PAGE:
Jonah and Otto, Royal Exchange Theatre, Manchester

One day in the park with Otto
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Sound sleeper though I am, I would know if someone was relieving me of my clothes while I dozed upright on a park bench. And a baby that doesn't murmur until the final minutes of a two-hour duologue is little short of miraculous. Those are just two of many astonishing things in Robert Holman's compelling two-hander Jonah and Otto. A third is the presence, in this 90-seat studio production, of the Hollywood actor Ian McDiarmid as Otto Banister – a role that is in marked contrast to that of Emperor Palpatine in Star Wars.

Claire Lizzimore directs this premiere of Holman's latest play, extremely well-cast, in which a man of the cloth at first appears to be in love with the ivy-clad brickwork of his East Sussex vicarage garden. While going quietly up the wall, consumed by doubts, barely suppressed passion, self-loathing and a fear of letting people to get too close, Otto encounters Jonah Teale.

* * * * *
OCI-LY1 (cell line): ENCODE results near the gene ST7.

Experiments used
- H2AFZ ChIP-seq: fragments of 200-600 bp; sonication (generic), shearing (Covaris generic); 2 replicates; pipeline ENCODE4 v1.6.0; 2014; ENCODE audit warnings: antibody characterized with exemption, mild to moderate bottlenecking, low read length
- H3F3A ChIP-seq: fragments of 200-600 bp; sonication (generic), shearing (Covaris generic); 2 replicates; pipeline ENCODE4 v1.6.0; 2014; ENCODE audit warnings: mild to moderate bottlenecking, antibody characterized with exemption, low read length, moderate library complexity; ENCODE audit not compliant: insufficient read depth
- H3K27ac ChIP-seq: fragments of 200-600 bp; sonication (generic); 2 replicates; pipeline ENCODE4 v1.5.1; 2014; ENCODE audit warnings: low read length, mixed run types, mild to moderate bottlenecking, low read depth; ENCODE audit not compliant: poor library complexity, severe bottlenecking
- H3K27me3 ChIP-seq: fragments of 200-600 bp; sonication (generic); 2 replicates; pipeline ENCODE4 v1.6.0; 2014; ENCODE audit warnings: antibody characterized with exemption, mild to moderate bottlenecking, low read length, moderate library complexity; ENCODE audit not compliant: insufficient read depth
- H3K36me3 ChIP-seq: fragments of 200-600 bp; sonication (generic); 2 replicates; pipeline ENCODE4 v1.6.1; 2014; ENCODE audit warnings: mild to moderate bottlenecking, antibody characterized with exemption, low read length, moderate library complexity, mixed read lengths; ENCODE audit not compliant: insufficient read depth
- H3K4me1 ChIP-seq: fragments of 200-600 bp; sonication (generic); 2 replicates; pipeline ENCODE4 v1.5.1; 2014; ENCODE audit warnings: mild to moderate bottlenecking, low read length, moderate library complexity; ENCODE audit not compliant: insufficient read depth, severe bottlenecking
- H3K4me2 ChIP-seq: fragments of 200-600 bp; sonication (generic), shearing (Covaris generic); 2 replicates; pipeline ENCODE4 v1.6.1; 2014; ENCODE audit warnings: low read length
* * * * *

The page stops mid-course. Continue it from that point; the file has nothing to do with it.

On the surface Jonah is a tearaway and a thief but, underneath the alternately beguiling and repulsive character, there's an insecure epileptic and caring young father of a six-week-old baby. Their roles are subtly reversed as Otto's personality begins to unbutton. After he's been unknowingly stripped down to his blue boxer shorts, while Jonah insouciantly dons his clergyman's suit and shirt, Otto bares his soul, opening up about his faltering faith, comfortless marriage and yearning for beautiful women. In a few hours, Jonah becomes the son Otto never had, while the older man represents the father Jonah lost to cancer.

Opposite McDiarmid's haunting and haunted Otto, Andrew Sheridan creates an intriguing portrait of the troubled Jonah, alternating charm and crudeness with the smile of an angel and the grimace of a gargoyle. Brimming with emotional wonder, Jonah and Otto is an intricately layered creation that hums hypnotically. Paul Burgess's elegant set and the tricks masterminded by "Magic" Matt Windsor (resident magician at Manchester United) contribute, along with an ethereal soundscape.

'Jonah and Otto', to 5 April (0161-833 9833)